Dean M. Chriss
Pronghorn Buck in Meadow
(Click image to enlarge)
Pronghorn are not antelopes but they are known colloquially in North America as
the American antelope, pronghorn antelope, prairie antelope, or simply antelope.
They have the largest eyes of any hoofed animal in
relation to their body size. Pronghorn eyes are dark with defined eyelashes, and provide
them with nearly 300 degrees of vision. Both males and females can have horns. Female horns are much smaller, reaching only 4 inches in length, while
male horns can be as long as 20 inches.
Prior to the arrival of the Europeans, the pronghorn was very abundant in
the region of the Plains Indians and the region of the indigenous people of
the Northwest Plateau. It was hunted as a principal food source by the local
tribes. The pronghorn featured prominently in Native American mythology and
oral history. Lewis and Clark were the first Europeans to see pronghorns in
the early 1800s. They referred to these animals as "antelope" or "goat".
Clark was the first European to kill a pronghorn. By the 1920s, hunting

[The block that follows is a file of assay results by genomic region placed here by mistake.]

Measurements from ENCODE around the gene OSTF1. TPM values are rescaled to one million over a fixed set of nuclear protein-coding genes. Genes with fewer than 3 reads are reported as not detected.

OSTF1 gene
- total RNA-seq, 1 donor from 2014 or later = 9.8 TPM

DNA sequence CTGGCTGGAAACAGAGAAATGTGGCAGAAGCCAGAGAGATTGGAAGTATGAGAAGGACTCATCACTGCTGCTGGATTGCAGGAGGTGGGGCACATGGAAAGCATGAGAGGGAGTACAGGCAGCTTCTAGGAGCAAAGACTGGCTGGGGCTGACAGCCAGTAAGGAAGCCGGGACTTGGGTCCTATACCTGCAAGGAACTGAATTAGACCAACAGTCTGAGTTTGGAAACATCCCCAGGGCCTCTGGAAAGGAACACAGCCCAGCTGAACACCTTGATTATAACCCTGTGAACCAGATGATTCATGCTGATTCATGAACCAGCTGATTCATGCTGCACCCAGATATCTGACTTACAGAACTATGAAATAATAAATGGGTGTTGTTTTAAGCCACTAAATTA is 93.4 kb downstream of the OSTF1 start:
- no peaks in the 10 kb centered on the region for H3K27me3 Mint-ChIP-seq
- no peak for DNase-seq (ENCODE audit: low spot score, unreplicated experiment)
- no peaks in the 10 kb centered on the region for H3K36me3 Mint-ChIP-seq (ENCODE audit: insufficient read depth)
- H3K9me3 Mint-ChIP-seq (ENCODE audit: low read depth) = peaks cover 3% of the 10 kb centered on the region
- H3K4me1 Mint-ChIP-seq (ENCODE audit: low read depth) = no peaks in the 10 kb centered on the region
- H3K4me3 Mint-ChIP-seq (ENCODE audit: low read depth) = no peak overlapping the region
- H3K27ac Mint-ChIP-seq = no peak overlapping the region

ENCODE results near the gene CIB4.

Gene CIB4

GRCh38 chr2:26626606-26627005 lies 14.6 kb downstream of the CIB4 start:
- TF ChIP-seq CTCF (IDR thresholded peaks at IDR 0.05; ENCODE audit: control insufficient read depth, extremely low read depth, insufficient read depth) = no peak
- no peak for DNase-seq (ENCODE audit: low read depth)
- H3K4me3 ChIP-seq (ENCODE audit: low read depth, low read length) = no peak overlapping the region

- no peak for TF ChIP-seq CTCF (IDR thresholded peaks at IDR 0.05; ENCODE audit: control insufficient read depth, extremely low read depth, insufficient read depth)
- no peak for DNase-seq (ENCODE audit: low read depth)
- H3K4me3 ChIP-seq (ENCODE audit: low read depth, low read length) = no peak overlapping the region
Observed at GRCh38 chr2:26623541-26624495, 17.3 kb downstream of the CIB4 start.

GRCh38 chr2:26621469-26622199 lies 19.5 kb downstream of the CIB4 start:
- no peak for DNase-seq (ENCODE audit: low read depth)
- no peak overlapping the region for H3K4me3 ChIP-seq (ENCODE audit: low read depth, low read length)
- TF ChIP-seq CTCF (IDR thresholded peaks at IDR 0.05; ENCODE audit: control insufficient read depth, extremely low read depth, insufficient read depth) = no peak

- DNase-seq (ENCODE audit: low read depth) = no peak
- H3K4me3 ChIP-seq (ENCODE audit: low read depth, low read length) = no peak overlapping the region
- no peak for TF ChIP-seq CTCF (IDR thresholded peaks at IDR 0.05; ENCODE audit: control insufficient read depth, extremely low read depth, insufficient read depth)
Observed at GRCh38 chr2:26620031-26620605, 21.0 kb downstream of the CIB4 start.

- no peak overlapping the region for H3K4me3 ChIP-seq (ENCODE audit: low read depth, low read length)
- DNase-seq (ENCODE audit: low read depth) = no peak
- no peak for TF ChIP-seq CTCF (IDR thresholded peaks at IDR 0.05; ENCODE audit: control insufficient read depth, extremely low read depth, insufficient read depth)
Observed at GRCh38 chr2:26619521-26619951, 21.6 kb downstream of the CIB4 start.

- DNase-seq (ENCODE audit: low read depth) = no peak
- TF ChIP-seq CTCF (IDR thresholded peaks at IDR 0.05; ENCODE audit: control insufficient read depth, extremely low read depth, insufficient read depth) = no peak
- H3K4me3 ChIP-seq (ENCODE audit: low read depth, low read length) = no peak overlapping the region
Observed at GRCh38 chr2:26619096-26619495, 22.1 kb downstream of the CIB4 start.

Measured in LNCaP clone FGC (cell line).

pressure had reduced the pronghorn population to about 13,000. The
protection of habitat and hunting restrictions have allowed pronghorn
numbers to recover to an estimated population between 500,000 and 1,000,000.
Two subspecies are still endangered in the United States. The Sonoran
pronghorn has an estimated population of fewer than 300 in the United States
and 200-500 in Mexico, while there are approximately 200 Peninsula pronghorn
in Baja California.
All pronghorn follow the same migration corridors year after year,
generation after generation. Today, the migration corridors that link the
summer breeding grounds and winter grazing areas are being fragmented by
roads, cities, fences and energy development. Habitat fragmentation is the
main threat to the long term survival of America's pronghorn.